What Chess Pieces Represent – Meaning & Symbolism
The meaning of each chess piece represents a certain weapon the piece can use to capture others. Learn the meaning behind the chess pieces by understanding the variations of the soldiers from past wars and far away countries. Chess is an ancient game that will continue to fascinate and challenge players for centuries to come. One of the reasons that the game is as popular as it is has to do with its characters.
The characters are represented by the Kings, Queens, Knights, Bishops, Rooks and Pawns. Just knowing who they are isn’t enough to get you very far since knowing how they work together and against each other is what makes chess so compelling. Here’s what each of the chess pieces represent and their role in the game:
The king could be equated to a sergeant or any member of the military who is a fighting part of the battle. The king must stay away from harm…all the time.
A king can only move one space at a time.
If a king goes out of the game, then your opponent wins.
The King’s purpose is to protect the other pieces and to make sure that the player wins the game. Or better said: not lose the game. The king can only move one square at a time in either direction. His allegiance never wavers even if you are playing against him. The King is the most valuable piece on the board and he is the last piece to be captured.
The King represents the soul of a person, though in chess it is a separate and distinct piece of its own. It occupies the most valuable real estate on the board, and protecting this piece is the objective of other pieces. The King cannot move by itself and is completely dependent on its ally, the Queen, to accompany it during its movements.
Having no special abilities of its own as well as no protection of any kind, the King is the most vulnerable piece in the game. However, this is the only piece that can move an unlimited number of times a single turn in any direction.
Queen can move diagonally as well as forward and backward.
The queen is the most powerful chess piece in the game.
Her power comes from her ability to move in eight different directions. This gives her power and flexibility on the board. Compared to all the other pieces, the queen is the only that can reach any square on the board at any given time.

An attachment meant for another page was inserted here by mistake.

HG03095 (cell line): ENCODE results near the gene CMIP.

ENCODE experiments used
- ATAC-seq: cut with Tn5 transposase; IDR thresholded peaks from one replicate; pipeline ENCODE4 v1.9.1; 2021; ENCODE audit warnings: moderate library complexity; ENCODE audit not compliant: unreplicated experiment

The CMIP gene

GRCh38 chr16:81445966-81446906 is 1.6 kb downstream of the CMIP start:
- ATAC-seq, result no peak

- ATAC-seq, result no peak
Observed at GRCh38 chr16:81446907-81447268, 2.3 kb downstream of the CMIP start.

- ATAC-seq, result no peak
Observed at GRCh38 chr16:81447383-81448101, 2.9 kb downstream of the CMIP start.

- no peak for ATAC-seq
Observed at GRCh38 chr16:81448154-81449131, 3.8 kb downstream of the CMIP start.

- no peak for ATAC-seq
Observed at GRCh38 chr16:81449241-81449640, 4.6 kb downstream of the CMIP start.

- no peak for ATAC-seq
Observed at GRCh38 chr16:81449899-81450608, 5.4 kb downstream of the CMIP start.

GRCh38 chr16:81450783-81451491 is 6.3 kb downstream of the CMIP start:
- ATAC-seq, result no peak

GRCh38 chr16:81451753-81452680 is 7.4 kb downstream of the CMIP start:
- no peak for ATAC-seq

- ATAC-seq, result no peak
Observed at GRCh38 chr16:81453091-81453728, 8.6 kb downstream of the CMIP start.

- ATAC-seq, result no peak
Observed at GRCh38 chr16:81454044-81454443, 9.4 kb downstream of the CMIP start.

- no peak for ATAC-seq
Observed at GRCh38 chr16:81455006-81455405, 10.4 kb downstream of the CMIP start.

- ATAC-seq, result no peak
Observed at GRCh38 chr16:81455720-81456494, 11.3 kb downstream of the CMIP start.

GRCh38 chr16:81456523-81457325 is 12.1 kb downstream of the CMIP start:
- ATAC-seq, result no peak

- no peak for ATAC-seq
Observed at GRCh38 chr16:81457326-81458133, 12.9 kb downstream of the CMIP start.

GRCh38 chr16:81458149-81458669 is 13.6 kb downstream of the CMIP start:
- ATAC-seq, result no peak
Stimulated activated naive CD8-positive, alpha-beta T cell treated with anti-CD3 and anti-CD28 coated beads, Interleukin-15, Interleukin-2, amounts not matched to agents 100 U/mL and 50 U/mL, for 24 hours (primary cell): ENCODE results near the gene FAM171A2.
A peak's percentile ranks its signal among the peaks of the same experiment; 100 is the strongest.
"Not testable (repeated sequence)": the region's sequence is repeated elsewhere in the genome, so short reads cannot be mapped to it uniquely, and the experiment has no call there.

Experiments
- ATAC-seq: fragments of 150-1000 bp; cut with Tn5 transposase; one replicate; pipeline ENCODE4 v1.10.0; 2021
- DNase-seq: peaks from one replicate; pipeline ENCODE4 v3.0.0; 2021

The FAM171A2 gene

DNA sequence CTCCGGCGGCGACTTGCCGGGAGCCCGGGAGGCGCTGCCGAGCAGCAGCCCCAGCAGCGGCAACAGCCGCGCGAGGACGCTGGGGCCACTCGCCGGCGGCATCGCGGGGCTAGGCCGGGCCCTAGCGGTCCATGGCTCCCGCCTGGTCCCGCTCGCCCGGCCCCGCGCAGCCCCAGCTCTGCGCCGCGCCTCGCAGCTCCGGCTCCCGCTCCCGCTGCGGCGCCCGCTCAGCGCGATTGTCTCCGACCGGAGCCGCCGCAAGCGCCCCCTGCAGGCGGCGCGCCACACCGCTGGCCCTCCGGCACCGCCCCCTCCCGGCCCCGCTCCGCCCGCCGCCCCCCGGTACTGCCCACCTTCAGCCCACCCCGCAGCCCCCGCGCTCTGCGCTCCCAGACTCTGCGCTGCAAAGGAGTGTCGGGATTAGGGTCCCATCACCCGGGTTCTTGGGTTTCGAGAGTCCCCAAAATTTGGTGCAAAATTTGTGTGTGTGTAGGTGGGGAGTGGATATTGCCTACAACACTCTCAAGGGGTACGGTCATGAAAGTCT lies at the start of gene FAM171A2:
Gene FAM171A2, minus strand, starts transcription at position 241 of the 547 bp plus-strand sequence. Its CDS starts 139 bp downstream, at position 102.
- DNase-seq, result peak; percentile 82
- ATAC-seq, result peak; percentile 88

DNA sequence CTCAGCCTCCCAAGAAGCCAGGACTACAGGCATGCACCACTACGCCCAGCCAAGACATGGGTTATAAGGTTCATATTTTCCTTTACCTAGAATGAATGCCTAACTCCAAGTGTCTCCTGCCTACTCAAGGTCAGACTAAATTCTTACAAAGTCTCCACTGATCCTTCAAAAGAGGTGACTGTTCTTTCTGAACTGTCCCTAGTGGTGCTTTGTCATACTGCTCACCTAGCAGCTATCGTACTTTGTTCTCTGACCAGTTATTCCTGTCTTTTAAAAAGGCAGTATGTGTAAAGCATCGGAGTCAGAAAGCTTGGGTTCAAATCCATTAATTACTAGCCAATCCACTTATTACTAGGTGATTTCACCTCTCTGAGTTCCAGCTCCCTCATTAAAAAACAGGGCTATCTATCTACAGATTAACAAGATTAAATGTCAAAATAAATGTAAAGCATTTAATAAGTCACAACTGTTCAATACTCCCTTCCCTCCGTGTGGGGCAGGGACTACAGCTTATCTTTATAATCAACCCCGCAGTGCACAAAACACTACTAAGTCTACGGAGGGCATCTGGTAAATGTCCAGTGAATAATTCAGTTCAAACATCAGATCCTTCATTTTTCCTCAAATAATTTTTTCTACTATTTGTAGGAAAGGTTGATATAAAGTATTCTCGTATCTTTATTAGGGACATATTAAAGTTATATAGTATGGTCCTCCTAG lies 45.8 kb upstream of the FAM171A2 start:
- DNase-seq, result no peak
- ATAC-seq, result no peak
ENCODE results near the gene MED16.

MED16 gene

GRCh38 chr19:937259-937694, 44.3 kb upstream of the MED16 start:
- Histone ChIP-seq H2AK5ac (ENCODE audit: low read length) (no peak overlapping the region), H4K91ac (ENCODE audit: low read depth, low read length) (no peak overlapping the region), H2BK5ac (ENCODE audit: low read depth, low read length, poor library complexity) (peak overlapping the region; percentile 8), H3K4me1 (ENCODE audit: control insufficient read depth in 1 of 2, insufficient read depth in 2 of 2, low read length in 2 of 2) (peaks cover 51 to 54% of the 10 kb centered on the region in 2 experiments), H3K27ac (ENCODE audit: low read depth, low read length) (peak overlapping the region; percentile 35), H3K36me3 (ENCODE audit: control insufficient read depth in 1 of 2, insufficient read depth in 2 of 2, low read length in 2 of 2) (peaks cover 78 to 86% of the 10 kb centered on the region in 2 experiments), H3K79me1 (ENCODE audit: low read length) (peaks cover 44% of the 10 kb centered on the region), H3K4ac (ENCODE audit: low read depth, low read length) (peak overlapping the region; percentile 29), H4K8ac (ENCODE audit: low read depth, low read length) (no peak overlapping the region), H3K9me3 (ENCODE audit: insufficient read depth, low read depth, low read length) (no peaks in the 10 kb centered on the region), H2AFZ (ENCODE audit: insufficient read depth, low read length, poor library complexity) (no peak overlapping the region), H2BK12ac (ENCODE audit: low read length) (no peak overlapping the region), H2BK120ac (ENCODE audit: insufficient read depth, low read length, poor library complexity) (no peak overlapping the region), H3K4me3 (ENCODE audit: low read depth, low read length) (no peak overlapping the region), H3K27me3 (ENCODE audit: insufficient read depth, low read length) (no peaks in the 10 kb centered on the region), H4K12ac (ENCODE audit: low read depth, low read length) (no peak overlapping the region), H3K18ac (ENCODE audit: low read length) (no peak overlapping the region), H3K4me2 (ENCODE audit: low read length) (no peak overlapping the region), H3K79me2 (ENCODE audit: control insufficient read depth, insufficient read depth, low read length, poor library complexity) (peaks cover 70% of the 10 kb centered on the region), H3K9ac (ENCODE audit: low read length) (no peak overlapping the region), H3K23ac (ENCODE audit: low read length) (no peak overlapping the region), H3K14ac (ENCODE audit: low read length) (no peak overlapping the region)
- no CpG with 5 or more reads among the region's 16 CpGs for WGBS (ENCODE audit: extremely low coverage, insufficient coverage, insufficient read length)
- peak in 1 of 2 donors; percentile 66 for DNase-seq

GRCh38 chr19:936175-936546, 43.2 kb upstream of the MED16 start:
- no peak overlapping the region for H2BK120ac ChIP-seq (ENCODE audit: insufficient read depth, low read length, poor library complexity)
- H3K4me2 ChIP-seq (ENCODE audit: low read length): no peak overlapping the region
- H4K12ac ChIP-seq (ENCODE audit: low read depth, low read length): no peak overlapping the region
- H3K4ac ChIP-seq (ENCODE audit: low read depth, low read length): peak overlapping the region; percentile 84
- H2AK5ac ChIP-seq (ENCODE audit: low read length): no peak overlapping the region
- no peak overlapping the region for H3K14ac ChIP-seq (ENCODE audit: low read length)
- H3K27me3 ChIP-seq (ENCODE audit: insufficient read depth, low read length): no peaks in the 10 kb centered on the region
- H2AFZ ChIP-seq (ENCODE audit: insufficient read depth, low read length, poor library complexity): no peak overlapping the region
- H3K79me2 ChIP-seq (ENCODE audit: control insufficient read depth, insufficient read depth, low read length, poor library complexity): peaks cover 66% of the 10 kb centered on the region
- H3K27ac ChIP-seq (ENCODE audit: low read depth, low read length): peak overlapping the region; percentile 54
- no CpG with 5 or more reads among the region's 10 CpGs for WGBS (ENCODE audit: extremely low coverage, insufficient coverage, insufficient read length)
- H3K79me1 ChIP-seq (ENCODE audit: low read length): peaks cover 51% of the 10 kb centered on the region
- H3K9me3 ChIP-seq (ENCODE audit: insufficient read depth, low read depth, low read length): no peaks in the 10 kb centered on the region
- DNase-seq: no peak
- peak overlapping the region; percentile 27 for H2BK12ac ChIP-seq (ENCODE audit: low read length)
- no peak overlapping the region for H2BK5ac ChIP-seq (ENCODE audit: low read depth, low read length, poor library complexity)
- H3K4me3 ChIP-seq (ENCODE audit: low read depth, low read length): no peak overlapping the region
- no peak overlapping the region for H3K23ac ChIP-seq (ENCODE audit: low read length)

The queen can move in any of the eight forward directions. She can move sideways or diagonally.
On the third rank (the middle row of the board) the queen can even move one space to the left or right.
The queen is the only piece that can skip over an obstacle and capture a rook. However, a rook must have an open escape route in order for the queen to capture it.
The queen has a unique defensive ability.
If she is threatened (meaning it is possible for an opposing piece to take her), and she is not the closest piece to the attacker, the queen can capture the threatening piece.
A mother or wife is also a queen, so the queen represents a female warrior.
Rocks and Towers
A castle sits on the side of the board. Its unique shape represents not only the traditional ideas of what people think of when they hear the word “castle” but also the relation of the castle to the game of chess.
Castles were first made as a place of refuge in war time for the king and his family and were called “citadels”. There could be many reasons that the king or his family would need to take refuge in the castle, such as death threats, a revolt against his rule, or an attack from a foreign nation seeking to conquer his land.
Castles are still a refuge for people even today. Global turmoil and wars still occur, and humans seek refuge in castles both in their homeland and in so-called safe havens around the world.